Family-Integrated Churches

On this episode, we welcome Dr. Sam Waldron to speak about the family-integrated church movement, which seeks to recover a biblical understanding of the family, especially in its relationship to the local church. You can read more about the movement from The National Center for Family-Integrated Churches. Dr. Waldron explains several features of the movement, critically examining several strengths and shortcomings in light of Scripture. He has written on the subject before.

Dr. Waldron is Academic Dean and Professor of Systematic Theology at the Midwest Center for Theological Studies. He is also one of the pastors of Grace Reformed Baptist Church in Owensboro, KY. Dr. Waldron received a B.A. from Cornerstone University, an M.Div. from Trinity Ministerial Academy, a Th.M. from Grand Rapids Theological Seminary, and a Ph.D. from Southern Baptist Theological Seminary. From 1977 to 2001 he was a pastor of the Reformed Baptist Church of Grand Rapids, MI. Dr. Waldron is the author of numerous books including A Modern Exposition of the 1689 Baptist Confession of Faith, The End Times Made Simple, Baptist Roots in America, To Be Continued?, and MacArthur’s Millennial Manifesto: A Friendly Response.


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Christ the Center focuses on Reformed Christian theology. In each episode a group of informed panelists discusses important issues in order to encourage critical thinking and a better understanding of Reformed doctrine with a view toward godly living. Browse more episodes from this program and learn how to subscribe.

51 Responses

  1. Bobby Crenshaw

    Great show. Dr. Waldron does an excellent job in making crucial distinctions and avoiding extremes. I agree wholeheartedly with his position and would encourage anyone looking at this issue to read his articles to go along with this audio recording.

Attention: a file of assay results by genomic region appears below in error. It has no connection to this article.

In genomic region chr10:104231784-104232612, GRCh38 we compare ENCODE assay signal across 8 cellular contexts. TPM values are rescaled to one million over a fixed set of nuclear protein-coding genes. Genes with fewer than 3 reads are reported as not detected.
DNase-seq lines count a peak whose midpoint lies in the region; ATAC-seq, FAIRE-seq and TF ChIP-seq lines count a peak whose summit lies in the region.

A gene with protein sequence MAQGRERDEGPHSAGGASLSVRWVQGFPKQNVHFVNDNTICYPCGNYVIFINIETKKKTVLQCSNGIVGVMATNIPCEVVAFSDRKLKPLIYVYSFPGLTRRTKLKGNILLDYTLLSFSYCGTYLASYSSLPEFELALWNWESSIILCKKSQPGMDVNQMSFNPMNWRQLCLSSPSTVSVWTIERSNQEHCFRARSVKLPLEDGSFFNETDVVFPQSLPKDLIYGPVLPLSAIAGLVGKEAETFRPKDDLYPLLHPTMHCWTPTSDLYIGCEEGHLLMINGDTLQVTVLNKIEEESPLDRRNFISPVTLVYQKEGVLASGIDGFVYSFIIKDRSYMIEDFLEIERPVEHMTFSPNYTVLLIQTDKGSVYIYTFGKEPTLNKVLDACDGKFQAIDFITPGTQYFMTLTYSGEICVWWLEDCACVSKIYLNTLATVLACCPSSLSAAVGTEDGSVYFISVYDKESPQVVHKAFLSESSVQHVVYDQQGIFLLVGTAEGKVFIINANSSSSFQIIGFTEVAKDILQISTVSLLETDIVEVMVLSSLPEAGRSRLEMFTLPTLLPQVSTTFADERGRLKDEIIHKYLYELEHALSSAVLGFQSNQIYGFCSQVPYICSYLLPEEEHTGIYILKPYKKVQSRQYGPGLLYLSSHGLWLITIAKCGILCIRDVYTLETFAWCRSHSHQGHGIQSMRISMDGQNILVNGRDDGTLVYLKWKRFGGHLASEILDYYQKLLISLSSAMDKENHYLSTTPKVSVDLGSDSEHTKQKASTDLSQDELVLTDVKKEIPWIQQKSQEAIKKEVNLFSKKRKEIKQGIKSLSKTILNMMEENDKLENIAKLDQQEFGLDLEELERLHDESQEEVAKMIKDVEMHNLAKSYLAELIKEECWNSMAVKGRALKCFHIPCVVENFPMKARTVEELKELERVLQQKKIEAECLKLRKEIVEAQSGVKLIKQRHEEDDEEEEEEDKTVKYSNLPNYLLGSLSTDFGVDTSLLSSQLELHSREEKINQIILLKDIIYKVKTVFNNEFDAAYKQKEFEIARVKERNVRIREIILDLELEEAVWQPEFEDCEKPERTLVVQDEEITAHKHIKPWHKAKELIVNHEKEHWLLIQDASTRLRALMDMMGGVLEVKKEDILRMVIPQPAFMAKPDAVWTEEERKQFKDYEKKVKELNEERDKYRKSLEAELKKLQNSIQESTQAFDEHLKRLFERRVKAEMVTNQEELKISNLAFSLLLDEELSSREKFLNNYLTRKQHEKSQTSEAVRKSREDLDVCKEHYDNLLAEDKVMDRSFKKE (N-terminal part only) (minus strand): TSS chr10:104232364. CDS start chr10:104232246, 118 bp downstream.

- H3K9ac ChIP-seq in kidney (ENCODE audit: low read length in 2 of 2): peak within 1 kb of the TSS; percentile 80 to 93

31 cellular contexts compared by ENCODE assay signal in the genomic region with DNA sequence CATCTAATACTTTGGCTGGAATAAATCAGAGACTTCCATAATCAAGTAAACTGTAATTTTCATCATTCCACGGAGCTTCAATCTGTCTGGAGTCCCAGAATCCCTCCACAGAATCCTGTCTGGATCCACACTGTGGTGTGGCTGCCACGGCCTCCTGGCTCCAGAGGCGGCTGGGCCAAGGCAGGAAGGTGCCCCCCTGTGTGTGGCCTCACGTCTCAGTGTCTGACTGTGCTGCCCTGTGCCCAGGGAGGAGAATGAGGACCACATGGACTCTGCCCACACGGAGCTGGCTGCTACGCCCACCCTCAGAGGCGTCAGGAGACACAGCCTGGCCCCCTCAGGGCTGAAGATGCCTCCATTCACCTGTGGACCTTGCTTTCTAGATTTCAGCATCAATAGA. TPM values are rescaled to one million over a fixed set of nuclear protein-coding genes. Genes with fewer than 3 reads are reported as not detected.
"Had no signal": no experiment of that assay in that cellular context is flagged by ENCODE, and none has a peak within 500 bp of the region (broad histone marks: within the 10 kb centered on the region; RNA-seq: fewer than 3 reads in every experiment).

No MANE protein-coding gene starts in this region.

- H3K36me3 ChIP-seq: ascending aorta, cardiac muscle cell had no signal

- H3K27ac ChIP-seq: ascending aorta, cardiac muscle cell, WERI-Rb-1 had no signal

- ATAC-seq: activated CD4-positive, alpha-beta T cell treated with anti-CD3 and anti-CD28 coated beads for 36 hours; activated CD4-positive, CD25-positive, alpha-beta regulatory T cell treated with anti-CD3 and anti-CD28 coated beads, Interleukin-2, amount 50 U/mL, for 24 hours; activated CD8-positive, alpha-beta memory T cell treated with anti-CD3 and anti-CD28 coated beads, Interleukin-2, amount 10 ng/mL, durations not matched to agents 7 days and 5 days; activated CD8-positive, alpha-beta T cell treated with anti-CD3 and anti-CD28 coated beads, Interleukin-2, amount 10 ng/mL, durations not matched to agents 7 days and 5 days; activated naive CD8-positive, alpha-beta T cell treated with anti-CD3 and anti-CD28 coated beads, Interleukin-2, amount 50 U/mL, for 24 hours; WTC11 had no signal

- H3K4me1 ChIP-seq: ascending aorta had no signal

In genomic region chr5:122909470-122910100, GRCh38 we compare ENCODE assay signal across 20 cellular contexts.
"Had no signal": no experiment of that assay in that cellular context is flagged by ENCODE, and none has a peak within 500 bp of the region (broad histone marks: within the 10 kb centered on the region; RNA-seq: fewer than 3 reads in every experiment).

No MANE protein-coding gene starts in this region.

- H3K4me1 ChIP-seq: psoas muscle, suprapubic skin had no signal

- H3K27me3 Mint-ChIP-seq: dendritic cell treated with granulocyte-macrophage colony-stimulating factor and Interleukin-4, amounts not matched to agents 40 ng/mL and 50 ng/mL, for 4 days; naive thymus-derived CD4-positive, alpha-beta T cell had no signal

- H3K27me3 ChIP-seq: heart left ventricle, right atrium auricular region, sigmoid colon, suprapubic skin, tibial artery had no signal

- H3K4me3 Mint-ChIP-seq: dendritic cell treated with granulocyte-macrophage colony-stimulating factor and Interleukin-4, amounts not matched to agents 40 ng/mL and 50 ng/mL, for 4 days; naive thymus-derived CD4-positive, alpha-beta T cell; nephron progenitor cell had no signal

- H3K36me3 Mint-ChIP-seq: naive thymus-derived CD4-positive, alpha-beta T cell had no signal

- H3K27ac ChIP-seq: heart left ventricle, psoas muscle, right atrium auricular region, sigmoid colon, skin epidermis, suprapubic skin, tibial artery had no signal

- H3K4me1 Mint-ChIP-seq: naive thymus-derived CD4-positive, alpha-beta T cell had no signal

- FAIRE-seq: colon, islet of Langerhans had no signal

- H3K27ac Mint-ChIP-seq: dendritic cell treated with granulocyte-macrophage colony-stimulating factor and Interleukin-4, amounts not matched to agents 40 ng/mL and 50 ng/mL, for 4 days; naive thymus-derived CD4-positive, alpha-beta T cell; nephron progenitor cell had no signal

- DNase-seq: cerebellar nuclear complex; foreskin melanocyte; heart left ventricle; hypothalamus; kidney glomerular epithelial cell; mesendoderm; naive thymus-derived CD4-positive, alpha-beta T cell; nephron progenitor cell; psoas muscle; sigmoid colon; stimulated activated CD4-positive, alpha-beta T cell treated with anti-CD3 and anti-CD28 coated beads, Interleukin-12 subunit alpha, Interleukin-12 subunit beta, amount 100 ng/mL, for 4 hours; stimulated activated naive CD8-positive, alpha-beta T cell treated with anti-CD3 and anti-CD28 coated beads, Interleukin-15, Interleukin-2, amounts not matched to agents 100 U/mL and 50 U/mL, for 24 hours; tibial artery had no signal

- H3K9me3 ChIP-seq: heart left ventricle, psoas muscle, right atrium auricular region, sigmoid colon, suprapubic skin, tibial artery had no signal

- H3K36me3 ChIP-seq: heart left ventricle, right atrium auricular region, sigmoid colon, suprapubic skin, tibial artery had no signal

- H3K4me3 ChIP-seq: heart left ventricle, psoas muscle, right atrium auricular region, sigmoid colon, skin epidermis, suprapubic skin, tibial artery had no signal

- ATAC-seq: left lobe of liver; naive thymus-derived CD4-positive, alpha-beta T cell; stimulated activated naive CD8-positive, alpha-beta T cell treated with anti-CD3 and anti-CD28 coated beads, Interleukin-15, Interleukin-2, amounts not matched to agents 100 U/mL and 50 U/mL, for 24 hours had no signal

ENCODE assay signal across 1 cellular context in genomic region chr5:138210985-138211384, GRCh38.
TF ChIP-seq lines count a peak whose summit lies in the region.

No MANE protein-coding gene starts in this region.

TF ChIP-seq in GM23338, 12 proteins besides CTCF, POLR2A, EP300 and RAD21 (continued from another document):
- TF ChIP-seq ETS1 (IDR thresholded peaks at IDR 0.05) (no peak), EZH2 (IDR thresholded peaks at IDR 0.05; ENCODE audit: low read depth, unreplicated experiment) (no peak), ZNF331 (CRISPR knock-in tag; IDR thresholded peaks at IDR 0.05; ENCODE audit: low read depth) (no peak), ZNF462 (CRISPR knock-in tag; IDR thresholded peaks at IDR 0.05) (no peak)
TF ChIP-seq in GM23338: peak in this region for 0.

2. RW

    Fascinating discussion.

    May I humbly suggest that it would behoove you to learn the correct pronunciation of the names of individuals of whom you are discussing?

    1. Neophytos

      I was wondering about that as well. I believe Dr. Baucham’s first name is pronounced as “VOH-dee”, but throughout the podcast he’s referred to as “Vaugh-dee”. It’s one of those Ah-GUS-tin/Ah-gus-TEEN things, I guess… 🙂

  3. Neophytos

    I thought this podcast was good, but it really could have plunged the depths a little bit more, enough so that I think you did an injustice to the FIC model. One of the things I’ve noticed that’s very striking about the FIC model is the strong, reorientation of fathers as leaders of the family and the premium put on children (lots of ’em!) I currently attend a sleepy reformed church, composed of either empty-nesters or the two-kids-was-enough model, and I do sometimes miss that FIC framework of massive families raised in a warm homeschooling environment. The kids all sit with the parents, the girls dress modestly in long skirts and help with smaller children, boys are encouraged to be leaders, more manly, etc…

    It’s not a perfect model (particularly the propensity I’ve observed of FIC-churches to install lay-preachers to the pulpits, which is flat-out wrong), but there is still a lot I respect about this model.

    1. Dear Neophytos,

      I can appreciate (and have stated such in writing and speaking) the FIC’s reminder that the family is important and the fathers must lead. I think it is terrible that too many families are not duly supported by their churches. But…too many families do not like to submit to churchly instruction or discipline. And I think you would agree as well.

      More importantly, too many families have such a weak hold upon the basics of the faith, such as the Gospel, is it any wonder that they are feeling the effects of such ignorance (just find the Barna and Pew numbers)? This is the root cause, not age-segregation as such. Youth culture (which I eschew) is but the symptom of a deeper problem: Gospel ignorance.

      Lasty, you stated,